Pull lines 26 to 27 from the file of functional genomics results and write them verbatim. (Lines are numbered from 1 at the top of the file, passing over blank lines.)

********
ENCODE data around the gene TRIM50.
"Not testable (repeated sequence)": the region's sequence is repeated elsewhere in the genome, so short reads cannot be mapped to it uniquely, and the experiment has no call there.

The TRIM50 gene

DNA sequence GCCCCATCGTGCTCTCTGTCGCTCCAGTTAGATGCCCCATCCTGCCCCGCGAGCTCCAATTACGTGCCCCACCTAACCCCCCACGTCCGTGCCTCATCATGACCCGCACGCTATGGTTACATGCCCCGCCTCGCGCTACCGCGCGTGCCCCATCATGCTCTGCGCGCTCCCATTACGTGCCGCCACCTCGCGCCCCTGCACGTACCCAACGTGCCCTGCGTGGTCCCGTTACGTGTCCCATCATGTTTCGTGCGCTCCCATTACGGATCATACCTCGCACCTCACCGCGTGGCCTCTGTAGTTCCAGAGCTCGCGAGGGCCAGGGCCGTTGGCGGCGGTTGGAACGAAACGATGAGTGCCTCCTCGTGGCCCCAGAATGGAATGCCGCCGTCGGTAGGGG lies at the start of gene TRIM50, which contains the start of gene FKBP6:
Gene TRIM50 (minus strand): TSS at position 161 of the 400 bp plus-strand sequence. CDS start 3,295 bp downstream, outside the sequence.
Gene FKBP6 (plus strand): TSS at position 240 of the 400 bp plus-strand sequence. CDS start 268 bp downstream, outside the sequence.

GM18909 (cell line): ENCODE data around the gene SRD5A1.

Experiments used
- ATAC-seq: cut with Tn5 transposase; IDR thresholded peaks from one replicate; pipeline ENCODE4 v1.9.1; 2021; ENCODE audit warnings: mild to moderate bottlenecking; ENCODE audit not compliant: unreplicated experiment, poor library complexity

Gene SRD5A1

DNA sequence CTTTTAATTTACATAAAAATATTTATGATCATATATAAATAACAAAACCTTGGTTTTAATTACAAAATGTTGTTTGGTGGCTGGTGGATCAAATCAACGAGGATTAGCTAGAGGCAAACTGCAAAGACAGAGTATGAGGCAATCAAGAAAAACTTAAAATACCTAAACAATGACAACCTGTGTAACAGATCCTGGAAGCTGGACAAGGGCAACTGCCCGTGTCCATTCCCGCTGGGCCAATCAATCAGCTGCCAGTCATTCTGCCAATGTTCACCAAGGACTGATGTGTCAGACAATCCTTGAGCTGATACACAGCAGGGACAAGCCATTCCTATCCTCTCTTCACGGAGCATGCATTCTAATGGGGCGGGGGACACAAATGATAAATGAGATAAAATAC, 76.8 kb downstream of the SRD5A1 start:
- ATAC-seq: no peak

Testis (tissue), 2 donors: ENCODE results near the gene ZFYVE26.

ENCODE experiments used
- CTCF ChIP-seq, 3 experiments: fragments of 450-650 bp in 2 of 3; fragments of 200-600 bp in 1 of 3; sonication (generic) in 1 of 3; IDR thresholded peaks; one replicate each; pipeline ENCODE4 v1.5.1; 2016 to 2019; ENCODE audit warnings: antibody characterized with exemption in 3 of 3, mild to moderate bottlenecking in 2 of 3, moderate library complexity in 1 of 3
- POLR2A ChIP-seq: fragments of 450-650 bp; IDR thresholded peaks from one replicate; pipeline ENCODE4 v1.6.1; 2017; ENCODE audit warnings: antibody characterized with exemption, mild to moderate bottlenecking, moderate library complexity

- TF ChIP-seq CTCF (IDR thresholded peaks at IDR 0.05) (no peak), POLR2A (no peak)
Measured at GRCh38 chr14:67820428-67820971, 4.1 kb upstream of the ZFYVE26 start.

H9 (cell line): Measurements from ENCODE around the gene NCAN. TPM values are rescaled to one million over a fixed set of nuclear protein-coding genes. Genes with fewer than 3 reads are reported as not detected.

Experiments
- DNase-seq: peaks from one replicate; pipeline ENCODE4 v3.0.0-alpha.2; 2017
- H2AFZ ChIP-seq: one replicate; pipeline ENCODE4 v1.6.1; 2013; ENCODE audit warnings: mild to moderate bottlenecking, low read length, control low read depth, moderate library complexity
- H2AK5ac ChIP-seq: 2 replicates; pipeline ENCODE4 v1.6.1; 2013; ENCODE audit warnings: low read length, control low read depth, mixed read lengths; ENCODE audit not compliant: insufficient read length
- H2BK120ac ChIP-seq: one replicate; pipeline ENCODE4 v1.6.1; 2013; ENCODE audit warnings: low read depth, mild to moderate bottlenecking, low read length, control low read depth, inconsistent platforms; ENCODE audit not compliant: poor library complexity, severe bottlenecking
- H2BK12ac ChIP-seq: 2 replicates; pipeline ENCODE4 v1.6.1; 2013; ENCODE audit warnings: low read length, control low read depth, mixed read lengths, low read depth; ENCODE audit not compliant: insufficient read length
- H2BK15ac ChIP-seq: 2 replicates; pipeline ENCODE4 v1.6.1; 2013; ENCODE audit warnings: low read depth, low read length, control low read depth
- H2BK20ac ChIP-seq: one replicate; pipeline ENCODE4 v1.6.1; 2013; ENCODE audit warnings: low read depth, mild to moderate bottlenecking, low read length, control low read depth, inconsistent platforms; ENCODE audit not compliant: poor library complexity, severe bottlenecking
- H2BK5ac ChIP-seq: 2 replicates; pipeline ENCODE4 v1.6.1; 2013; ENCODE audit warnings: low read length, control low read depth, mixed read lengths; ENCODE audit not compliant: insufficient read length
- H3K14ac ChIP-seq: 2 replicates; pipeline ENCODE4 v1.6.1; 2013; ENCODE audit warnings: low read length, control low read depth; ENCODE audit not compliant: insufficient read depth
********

- H2BK15ac ChIP-seq: 2 replicates; pipeline ENCODE4 v1.6.1; 2013; ENCODE audit warnings: low read depth, low read length, control low read depth
- H2BK20ac ChIP-seq: one replicate; pipeline ENCODE4 v1.6.1; 2013; ENCODE audit warnings: low read depth, mild to moderate bottlenecking, low read length, control low read depth, inconsistent platforms; ENCODE audit not compliant: poor library complexity, severe bottlenecking